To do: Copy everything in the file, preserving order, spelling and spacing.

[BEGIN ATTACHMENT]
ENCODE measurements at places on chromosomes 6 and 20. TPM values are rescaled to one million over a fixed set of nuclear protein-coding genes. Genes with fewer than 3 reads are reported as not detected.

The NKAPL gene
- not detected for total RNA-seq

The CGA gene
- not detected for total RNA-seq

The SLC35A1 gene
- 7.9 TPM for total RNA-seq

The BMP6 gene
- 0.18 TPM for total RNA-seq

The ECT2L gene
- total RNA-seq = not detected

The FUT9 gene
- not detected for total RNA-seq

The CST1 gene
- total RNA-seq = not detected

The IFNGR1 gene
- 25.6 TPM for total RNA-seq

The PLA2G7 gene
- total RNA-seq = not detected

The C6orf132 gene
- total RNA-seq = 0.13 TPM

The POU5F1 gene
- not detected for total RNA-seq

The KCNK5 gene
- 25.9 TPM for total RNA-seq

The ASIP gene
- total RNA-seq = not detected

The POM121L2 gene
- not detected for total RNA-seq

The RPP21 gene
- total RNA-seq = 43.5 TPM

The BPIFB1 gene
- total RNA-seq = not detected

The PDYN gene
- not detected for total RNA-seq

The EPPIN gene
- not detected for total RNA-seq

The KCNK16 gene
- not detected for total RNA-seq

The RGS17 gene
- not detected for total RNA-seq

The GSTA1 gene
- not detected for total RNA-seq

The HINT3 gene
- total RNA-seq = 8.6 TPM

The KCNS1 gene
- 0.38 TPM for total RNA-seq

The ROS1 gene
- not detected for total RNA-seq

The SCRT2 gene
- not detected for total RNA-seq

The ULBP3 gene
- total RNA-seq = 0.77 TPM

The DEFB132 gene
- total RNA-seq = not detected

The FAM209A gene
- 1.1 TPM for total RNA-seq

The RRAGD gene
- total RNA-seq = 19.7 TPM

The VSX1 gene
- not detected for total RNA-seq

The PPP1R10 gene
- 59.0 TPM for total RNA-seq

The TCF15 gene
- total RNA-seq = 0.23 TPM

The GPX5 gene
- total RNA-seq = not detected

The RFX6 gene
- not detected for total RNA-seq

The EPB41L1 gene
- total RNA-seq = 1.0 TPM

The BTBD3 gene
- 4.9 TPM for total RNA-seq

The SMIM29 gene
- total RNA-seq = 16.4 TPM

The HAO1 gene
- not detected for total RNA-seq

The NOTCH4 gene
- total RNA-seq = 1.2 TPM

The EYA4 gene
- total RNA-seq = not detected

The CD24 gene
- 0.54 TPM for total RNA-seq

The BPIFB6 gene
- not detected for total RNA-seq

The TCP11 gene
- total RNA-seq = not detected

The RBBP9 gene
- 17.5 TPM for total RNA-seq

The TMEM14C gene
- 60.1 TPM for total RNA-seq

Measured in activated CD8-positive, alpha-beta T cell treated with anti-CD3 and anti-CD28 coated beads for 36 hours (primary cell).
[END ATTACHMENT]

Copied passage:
ENCODE measurements at places on chromosomes 6 and 20. TPM values are rescaled to one million over a fixed set of nuclear protein-coding genes. Genes with fewer than 3 reads are reported as not detected.

The NKAPL gene
- not detected for total RNA-seq

The CGA gene
- not detected for total RNA-seq

The SLC35A1 gene
- 7.9 TPM for total RNA-seq

The BMP6 gene
- 0.18 TPM for total RNA-seq

The ECT2L gene
- total RNA-seq = not detected

The FUT9 gene
- not detected for total RNA-seq

The CST1 gene
- total RNA-seq = not detected

The IFNGR1 gene
- 25.6 TPM for total RNA-seq

The PLA2G7 gene
- total RNA-seq = not detected

The C6orf132 gene
- total RNA-seq = 0.13 TPM

The POU5F1 gene
- not detected for total RNA-seq

The KCNK5 gene
- 25.9 TPM for total RNA-seq

The ASIP gene
- total RNA-seq = not detected

The POM121L2 gene
- not detected for total RNA-seq

The RPP21 gene
- total RNA-seq = 43.5 TPM

The BPIFB1 gene
- total RNA-seq = not detected

The PDYN gene
- not detected for total RNA-seq

The EPPIN gene
- not detected for total RNA-seq

The KCNK16 gene
- not detected for total RNA-seq

The RGS17 gene
- not detected for total RNA-seq

The GSTA1 gene
- not detected for total RNA-seq

The HINT3 gene
- total RNA-seq = 8.6 TPM

The KCNS1 gene
- 0.38 TPM for total RNA-seq

The ROS1 gene
- not detected for total RNA-seq

The SCRT2 gene
- not detected for total RNA-seq

The ULBP3 gene
- total RNA-seq = 0.77 TPM

The DEFB132 gene
- total RNA-seq = not detected

The FAM209A gene
- 1.1 TPM for total RNA-seq

The RRAGD gene
- total RNA-seq = 19.7 TPM

The VSX1 gene
- not detected for total RNA-seq

The PPP1R10 gene
- 59.0 TPM for total RNA-seq

The TCF15 gene
- total RNA-seq = 0.23 TPM

The GPX5 gene
- total RNA-seq = not detected

The RFX6 gene
- not detected for total RNA-seq

The EPB41L1 gene
- total RNA-seq = 1.0 TPM

The BTBD3 gene
- 4.9 TPM for total RNA-seq

The SMIM29 gene
- total RNA-seq = 16.4 TPM

The HAO1 gene
- not detected for total RNA-seq

The NOTCH4 gene
- total RNA-seq = 1.2 TPM

The EYA4 gene
- total RNA-seq = not detected

The CD24 gene
- 0.54 TPM for total RNA-seq

The BPIFB6 gene
- not detected for total RNA-seq

The TCP11 gene
- total RNA-seq = not detected

The RBBP9 gene
- 17.5 TPM for total RNA-seq

The TMEM14C gene
- 60.1 TPM for total RNA-seq

Measured in activated CD8-positive, alpha-beta T cell treated with anti-CD3 and anti-CD28 coated beads for 36 hours (primary cell).